Is Socialism a success story? If we assume that Socialism has been successful because it has been so widely adopted then we would respond “affirmative”. However if we look further and ask whether Socialism has succeeded in bringing real success to the majority of the citizens under its rule then we would be obligated to respond “negative”. It is this “negative” response that Computer Science confirms appropriate.
Computer Science predates computers and includes that body of knowledge and proof that establishes what can be computed by algorithms, i.e. formal procedures of calculation that can be automated.
A famous theorem of computer science is Gödel’s Incompleteness Theorem, which revealed the fact that Truth can’t completely be established by finite axiomatic systems of proof. Only something infinite like the human mind lifted above the mortal limits of limited memory recall can establish all Truth.
Gödel’s Incompleteness Theorem relates to Socialism because Socialism is an attempt to remedy all social ills by an inherently finite system of rules. One might make the mistake of assuming that all systems of law would fall under the same limitation, but I’ll get to that later. Gödel’s Incompleteness Theorem proves that Socialism’s attempts to solve society’s problems will never succeed completely. Furthermore as time passes and laws are engineered to solve dilemmas more relevant to a former time period, the incompleteness of a system of laws under Socialism continues to grow. Socialistic systems of law thus prove themselves more inadequate with time. Socialism is inherently a context free language rather than a context sensitive one. Like the Finite State machine of computer science theory, its realm of discourse never fits all real life situations equally well. You can’t socially engineer away one man’s failures without such efforts working towards the failures of others. Likewise if everyone were already perfect such efforts would obviously be in vain. Even if everyone were identical in both personality and circumstance, Socialism would still be limited by its assumption that men can’t think independently and therefore rule themselves under the general abstraction framework of the Rule of Law.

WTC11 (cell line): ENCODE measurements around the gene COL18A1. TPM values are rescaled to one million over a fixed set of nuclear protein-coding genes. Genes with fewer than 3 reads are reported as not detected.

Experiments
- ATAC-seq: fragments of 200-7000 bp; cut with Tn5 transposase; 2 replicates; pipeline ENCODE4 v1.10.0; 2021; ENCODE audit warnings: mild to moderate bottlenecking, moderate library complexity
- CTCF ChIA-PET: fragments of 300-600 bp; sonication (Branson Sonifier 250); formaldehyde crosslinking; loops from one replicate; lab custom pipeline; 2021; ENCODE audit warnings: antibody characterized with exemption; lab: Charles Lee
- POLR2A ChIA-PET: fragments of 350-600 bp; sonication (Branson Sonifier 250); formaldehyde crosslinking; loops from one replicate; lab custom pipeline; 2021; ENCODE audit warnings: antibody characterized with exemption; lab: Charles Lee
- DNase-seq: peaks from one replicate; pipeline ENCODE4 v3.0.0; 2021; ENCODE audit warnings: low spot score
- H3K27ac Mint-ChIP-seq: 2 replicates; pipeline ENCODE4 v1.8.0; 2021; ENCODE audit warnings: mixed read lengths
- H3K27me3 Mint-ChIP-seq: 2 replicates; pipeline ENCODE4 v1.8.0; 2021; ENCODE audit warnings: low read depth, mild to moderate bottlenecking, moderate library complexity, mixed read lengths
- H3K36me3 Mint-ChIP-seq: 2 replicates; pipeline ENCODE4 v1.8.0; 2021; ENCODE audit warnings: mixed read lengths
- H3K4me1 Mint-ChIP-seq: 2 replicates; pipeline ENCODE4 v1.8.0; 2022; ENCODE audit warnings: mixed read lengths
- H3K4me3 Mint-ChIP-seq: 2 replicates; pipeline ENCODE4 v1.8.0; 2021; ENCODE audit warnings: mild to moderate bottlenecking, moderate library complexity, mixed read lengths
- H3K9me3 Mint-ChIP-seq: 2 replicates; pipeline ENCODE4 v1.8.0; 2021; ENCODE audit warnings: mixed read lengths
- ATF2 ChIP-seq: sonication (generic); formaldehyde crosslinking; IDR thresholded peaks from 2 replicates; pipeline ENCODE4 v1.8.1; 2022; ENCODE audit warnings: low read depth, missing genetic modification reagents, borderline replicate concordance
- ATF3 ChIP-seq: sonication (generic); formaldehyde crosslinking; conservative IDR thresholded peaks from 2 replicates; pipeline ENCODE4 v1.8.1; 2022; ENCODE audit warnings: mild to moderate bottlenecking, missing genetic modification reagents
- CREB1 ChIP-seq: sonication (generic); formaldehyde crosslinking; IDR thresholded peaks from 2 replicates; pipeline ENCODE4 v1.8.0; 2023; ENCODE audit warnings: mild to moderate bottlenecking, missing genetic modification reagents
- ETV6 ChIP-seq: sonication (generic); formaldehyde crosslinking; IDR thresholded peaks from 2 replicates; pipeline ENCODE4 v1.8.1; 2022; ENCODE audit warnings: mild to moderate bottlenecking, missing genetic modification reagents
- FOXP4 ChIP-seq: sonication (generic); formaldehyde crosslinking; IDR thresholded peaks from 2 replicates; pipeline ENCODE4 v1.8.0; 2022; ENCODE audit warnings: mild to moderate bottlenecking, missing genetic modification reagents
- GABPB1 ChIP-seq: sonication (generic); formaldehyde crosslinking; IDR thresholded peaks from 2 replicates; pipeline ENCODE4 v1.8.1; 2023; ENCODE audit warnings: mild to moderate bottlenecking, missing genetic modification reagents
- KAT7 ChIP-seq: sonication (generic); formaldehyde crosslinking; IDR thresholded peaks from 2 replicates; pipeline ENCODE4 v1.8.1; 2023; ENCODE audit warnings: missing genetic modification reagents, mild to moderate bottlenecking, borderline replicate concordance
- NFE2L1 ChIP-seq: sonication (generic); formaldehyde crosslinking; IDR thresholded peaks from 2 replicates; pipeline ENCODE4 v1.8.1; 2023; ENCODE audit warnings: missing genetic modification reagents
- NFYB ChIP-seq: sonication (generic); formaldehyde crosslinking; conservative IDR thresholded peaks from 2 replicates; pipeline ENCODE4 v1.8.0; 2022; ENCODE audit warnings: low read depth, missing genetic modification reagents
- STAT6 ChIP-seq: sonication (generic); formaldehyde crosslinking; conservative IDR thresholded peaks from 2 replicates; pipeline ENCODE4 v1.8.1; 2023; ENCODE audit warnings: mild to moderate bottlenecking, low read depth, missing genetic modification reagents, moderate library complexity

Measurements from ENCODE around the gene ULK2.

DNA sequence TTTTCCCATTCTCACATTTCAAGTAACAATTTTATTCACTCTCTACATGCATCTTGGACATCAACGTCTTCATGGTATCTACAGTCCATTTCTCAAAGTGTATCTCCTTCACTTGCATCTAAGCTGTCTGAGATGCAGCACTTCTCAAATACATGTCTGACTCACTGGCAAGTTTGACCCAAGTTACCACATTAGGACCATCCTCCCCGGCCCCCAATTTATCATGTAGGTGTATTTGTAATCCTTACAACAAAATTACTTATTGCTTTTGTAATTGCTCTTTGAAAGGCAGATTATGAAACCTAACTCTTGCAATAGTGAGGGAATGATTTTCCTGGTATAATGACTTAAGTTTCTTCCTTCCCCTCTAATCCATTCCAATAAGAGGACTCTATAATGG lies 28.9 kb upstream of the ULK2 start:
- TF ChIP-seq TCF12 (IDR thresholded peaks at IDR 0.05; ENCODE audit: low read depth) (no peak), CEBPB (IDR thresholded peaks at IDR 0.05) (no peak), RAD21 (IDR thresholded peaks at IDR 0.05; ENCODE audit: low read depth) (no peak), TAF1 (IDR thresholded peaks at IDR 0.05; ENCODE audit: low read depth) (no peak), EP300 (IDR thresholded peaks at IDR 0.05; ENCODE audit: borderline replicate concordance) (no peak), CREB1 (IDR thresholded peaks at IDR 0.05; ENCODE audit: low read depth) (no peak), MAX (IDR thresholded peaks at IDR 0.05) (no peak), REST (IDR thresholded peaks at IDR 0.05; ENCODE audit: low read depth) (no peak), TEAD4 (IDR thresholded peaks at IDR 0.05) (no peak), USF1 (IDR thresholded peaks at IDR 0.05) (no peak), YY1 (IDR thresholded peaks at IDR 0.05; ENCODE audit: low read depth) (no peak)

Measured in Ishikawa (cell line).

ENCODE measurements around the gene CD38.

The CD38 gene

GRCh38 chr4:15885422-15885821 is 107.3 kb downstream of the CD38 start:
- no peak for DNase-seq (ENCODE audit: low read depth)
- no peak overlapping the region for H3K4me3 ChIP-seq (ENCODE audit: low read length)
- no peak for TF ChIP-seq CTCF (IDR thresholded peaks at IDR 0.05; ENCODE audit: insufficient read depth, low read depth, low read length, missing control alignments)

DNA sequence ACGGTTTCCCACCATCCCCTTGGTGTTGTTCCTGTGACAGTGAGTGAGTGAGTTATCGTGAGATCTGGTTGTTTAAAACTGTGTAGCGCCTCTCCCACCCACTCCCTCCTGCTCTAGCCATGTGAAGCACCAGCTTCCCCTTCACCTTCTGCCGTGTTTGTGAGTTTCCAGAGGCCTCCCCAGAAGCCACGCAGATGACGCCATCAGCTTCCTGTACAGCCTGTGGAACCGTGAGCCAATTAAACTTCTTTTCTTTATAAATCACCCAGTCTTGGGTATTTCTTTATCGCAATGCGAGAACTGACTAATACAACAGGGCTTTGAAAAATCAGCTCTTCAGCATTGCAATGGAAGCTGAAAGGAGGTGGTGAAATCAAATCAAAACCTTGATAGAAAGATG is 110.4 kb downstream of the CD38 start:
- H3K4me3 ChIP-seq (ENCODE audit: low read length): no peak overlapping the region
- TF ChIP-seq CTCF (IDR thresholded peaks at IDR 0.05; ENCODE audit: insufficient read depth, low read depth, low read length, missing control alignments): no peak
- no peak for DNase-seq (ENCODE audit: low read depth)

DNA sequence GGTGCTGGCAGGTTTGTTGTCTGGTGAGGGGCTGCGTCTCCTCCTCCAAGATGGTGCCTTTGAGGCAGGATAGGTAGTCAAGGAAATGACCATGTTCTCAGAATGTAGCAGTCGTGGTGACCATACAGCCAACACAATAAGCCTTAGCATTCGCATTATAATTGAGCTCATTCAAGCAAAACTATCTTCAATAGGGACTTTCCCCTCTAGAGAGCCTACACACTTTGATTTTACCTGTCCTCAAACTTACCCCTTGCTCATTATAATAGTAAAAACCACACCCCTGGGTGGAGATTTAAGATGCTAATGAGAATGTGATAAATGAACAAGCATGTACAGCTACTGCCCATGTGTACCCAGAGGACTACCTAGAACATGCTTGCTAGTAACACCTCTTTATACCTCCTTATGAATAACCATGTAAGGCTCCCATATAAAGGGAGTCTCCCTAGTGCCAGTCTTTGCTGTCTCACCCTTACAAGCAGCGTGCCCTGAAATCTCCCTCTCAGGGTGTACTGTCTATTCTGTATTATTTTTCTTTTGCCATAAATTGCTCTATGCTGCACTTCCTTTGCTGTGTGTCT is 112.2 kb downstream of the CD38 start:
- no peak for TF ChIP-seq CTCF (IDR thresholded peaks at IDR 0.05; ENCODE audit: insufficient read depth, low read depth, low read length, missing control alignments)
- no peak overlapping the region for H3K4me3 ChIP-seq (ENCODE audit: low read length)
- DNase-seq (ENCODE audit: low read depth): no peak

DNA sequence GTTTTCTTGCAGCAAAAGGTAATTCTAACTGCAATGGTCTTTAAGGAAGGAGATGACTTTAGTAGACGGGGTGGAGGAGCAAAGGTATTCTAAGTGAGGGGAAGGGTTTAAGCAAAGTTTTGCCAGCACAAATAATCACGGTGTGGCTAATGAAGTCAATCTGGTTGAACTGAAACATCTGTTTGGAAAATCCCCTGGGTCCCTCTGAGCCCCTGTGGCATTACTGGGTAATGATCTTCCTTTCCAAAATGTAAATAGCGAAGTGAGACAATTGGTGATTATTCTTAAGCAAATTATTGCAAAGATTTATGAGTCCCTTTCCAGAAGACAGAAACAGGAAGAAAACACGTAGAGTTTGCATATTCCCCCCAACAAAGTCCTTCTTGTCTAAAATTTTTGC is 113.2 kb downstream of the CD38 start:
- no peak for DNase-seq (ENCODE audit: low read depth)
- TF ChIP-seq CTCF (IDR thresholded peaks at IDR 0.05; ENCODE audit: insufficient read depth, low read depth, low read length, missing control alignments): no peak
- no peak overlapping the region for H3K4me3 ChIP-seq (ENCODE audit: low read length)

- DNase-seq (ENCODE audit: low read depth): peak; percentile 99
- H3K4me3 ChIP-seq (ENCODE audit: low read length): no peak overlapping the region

The Rule of Law is an abstract framework concretely realized by individuals seeking to uphold each others rights. It’s antithesis, Socialism, is an abstract framework concretely implemented by the imposition of specific laws for specific circumstances assuming that individuals are inherently incapable of ruling themselves and need truth specifically defined for them. If Socialisms laws were abstract and general, they wouldn’t be socialistic and would contradict their framework.
Socialism’s laws by their specificity lose the flexibility that laws under the Rule of Law retain by their natural abstractness. Laws under the Rule of Law retain their abstract generality by trusting the individual and their capacity to discover truth. Socialism, by not relying on the intelligence of man, except perhaps for a brief snapshot in time of its planners, is under the same limitations as set forth by Gödel’s Incompleteness Theorem being itself an attempt at establishing all truth by a finite system of axiomatic principles.
Socialism tries to fix men’s failures by constantly rewriting itself. As Ayn Rand once stated, socialists are always promising a better world with their next five year plan when in reality things are only getting worse and better in new ways. In contrasts, the Rule of Law doesn’t make this wrong assumption that a situation where some men fail and others succeed necessitates changing the law (until all “succeed”).